I really do read the comments, most of the time. I even follow the links to find out what everybody is doing.
And I have heard the plaintive cry that I should put up something new.
Unfortunately, we have reached one of those times of year when my time is not my own.
Somewhere back there in the house are two folders full of term papers that are virtually all a mess, and of which at least three are almost certainly plagarized.
And, as usual, the plagarizing isn’t even intelligent.
I’m beginning to wonder if we shouldn’t give an assignments that requires students to plagarize in a way that indicates an IQ number in more than double digits. If they’re going to do it anyway, they might as well learn to think it through.
Last night was also our first snowstorm, more or less. There is snow on the ground out there, but not much of it. There’s been a sander by and a plow, but I’m not sure what the plow actually had to plow. When I said “not much of it,” I was serious. My lawn is still mostly green.
I’m also reading a very strange little book, called The Lusiads, an epic poem (I know, I know) written by a man named Camoes about the voyage of Vasco da Gama to India.
It was written in the sixteenth century by a man who desperately wanted to give Portugal a literary monument to match the Homeric epics and, of course–because all these people at the time read Latin, but very few of them read Greek–The Aeneiad.
I don’t read Portuguese, and this is a poem. It’s hard for me to tell whether the sheer awfulness of the poetry is in the original or the result of the translation.
I have learned that there are a lot of things that rhyme with “ocean.”
The work itself is–so far, I’m about halfway through–a conglomeration of things that kind of do and kind of don’t make sense.
There’s a lot that takes place on Mount Olympus and other venues of the Greek gods with Bacchus kind of/sort of identified with the devil.
Then every once in a while Camoes breaks in to explain that of course he doesn’t believe in any of that. He’s a Christian. He knows that the Greek gods were fake and a matter of superstition.
The most interesting part so far, for me, has been the long scene in which da Gama narrates the history of Portugal to the first friendly king he’s encountered on the other side of the horn of Africa.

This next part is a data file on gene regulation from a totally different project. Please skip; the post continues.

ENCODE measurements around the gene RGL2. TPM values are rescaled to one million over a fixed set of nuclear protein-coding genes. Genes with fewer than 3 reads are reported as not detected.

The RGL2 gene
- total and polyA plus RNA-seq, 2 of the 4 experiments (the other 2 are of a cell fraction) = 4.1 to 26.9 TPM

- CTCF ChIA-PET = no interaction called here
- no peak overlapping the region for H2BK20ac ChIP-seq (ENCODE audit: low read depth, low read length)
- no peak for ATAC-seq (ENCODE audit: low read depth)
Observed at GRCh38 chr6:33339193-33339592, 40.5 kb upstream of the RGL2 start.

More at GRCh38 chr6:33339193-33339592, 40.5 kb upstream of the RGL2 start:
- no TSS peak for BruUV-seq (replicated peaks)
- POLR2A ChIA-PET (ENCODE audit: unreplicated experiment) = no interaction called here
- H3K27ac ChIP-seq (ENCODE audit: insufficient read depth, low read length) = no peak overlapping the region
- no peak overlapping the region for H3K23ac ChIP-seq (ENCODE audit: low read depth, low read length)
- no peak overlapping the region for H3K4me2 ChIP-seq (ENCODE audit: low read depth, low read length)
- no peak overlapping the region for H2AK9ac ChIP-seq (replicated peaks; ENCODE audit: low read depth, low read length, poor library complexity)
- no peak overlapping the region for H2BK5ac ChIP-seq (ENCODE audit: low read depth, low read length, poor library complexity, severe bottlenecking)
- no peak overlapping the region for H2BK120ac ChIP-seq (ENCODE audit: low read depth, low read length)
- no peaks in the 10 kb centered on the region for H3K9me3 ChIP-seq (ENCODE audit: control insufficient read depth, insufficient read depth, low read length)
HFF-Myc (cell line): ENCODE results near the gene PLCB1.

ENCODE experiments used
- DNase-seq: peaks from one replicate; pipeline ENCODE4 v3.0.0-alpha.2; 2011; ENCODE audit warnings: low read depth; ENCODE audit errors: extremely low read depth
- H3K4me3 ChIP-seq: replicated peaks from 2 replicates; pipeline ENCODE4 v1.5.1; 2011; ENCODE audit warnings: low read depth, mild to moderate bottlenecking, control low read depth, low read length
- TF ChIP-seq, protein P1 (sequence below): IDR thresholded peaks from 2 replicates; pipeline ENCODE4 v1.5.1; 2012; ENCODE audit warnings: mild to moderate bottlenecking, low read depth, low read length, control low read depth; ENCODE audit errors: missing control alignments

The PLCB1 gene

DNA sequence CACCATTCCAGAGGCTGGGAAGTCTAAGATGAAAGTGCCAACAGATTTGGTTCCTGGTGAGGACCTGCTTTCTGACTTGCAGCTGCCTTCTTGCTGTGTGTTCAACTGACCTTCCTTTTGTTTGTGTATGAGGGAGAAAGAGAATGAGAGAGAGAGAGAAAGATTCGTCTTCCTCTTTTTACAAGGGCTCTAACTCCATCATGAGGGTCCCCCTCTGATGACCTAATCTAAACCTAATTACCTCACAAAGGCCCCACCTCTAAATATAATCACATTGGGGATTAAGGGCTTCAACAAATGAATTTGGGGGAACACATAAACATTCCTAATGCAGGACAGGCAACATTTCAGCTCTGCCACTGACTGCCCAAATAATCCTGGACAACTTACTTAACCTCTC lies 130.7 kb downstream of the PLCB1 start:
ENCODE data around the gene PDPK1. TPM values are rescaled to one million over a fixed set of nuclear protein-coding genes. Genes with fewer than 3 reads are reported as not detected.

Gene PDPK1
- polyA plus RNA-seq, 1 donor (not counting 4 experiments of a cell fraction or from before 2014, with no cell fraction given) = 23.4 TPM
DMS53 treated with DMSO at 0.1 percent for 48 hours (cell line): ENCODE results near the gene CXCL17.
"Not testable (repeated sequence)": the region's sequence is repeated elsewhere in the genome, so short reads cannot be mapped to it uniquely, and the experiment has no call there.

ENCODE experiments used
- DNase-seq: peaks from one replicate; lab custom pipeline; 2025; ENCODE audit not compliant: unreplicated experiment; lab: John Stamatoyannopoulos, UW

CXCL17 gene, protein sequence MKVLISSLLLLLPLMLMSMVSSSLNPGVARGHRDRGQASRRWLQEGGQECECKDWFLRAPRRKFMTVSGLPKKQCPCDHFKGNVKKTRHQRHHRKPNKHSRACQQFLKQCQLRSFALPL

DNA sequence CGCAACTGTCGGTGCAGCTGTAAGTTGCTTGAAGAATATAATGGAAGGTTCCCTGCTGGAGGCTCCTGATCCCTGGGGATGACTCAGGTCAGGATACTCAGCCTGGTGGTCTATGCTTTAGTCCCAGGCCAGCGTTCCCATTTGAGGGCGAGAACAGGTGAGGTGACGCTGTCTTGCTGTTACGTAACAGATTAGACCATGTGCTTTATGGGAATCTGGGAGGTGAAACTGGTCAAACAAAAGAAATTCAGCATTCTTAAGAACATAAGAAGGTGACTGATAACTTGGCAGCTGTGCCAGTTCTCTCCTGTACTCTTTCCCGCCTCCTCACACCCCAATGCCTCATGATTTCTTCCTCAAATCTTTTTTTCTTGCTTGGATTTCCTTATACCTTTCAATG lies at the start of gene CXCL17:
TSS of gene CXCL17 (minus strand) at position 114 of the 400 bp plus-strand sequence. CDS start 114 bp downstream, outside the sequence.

The king is Muslim–as have been all the other kings he’s encountered on that side of Africa–and I kept wondering if it made much sense for da Gama to spend that much time talking about how thoroughly the Christian Portuguese had vanquished the Moors.
Especially since he desperately needed the help of these people to complete his voyage to Indian.
I’m also willing to bet that the real da Gama did know such thing on his actual voyage.
You’ve got to assume the man had some sense.
The Lusiads is the national poem of Portugal. It’s important to Portugal’s culture and to its national identity.
And Portugal is a place I’ve visited and a place I love. It gave me Jose Saramago and Manoel de Oliveira. It wouldn’t be right for me to make fun of this thing, so I won’t.
It is, however, either as a result of the translation or of the weaknesses of the original, well and truly awful.
It’s also in endless ottavia rima, which is mindboggling in its own way. Although not in the way you might think.
The translator does not seem to have tried to put the lines entirely into the rhyme scheme, but he has insisted on ending each stanza with a couplet.
And the couplets are…
I’m about to go back to that mind boggling thing again.
My gut says you’ve got to work at making something this bad, but from the introduction the translator obvious adores the hell out of this poem.
Since I’m not writing fiction this week, I’m at liberty to try to cut the problem with music, but so far I’ve tried Beethoven, Bach, Mendelssohn and Charlie Parker and none of it has worked.
One of my sons has suggested I move on to Wagner and Strauss, but I can never handle sturm und drang in the morning.
Right now I’m going to go launch myself into the real world and try to get this correcting done before the hordes descend on special office hours tomorrow.
For that, I may bring tranquilizers.
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